Becoming and Remaining Homeless: the Disintegration of Social Links or Difficulties in Accessing Housing?
AbstractCompared to people living in ordinary housing, homeless people receiving benefits usually live alone and have low incomes. The majority is economically inactive, unemployed or in very low-skilled employment. Moreover, a number of them have gone through difficult experiences, such as immigration, separation, leaving home at a young age, or the death of a parent during childhood. Those people who used to be homeless but who are now living in ordinary housing do not differ greatly from the general population, and they have a similar family situation. The comparison of homeless people with people who live in similar housing conditions not only highlights the poor housing conditions of single people, with low levels of education and regularly unemployed, but also the over-representation of men and immigrants in the most atypical housing.
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Bibliographic InfoArticle provided by Institut National de la Statistique et des Etudes Economiques in its journal Economie et Statistique.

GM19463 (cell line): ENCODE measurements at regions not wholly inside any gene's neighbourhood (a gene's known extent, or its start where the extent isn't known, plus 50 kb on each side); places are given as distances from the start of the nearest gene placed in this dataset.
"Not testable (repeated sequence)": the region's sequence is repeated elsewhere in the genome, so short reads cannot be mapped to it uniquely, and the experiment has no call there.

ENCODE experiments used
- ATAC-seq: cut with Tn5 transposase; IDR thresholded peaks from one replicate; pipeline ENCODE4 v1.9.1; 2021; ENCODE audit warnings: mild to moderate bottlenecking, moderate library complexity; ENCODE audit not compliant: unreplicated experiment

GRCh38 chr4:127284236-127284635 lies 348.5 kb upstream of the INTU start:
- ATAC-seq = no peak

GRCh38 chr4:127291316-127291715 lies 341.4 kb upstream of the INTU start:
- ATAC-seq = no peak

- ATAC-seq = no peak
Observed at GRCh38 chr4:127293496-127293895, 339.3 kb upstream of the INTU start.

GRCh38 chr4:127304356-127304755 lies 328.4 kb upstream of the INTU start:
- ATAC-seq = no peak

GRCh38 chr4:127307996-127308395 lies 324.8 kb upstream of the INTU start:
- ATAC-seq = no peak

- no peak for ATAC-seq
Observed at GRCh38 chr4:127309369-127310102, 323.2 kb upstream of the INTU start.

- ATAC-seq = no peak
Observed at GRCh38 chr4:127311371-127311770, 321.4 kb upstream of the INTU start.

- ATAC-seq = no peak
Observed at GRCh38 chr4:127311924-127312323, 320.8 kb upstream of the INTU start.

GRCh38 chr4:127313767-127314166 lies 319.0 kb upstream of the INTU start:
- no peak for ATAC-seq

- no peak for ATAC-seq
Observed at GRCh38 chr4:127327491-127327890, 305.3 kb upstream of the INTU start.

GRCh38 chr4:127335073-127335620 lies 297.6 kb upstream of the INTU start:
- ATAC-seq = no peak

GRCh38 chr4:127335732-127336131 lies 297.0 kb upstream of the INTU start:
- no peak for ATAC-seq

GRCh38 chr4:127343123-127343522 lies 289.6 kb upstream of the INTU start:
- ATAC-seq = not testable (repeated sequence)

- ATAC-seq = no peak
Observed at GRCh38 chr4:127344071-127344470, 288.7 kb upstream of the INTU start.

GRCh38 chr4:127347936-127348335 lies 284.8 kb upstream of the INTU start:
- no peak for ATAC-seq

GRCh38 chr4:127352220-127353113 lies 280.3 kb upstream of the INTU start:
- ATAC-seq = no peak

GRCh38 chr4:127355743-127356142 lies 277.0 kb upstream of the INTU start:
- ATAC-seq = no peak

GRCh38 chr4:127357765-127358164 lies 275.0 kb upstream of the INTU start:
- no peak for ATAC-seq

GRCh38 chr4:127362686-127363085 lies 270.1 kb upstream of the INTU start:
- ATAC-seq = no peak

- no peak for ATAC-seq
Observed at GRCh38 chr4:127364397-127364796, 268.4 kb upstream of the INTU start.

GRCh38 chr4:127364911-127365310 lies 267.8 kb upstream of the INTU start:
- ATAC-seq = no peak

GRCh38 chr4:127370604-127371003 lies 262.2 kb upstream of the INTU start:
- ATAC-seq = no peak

Volume (Year): 391-392 (2006)
Issue (Month): (October)
Homeless; Poverty; Housing Conditions; Income Distribution;
Find related papers by JEL classification:
- I31 - Health, Education, and Welfare - - Welfare, Well-Being, and Poverty - - - General Welfare, Well-Being
- I32 - Health, Education, and Welfare - - Welfare, Well-Being, and Poverty - - - Measurement and Analysis of Poverty
- R21 - Urban, Rural, Regional, Real Estate, and Transportation Economics - - Household Analysis - - - Housing Demand
Please report citation or reference errors to , or , if you are the registered author of the cited work, log in to your RePEc Author Service profile, click on "citations" and make appropriate adjustments.:
- M. Marpsat, 1999. "Un avantage sous contrainte : le risque moindre pour les femmes de se trouver sans abri," Population (french edition), Institut National d'Études Démographiques (INED), vol. 54(6), pages 885-932.
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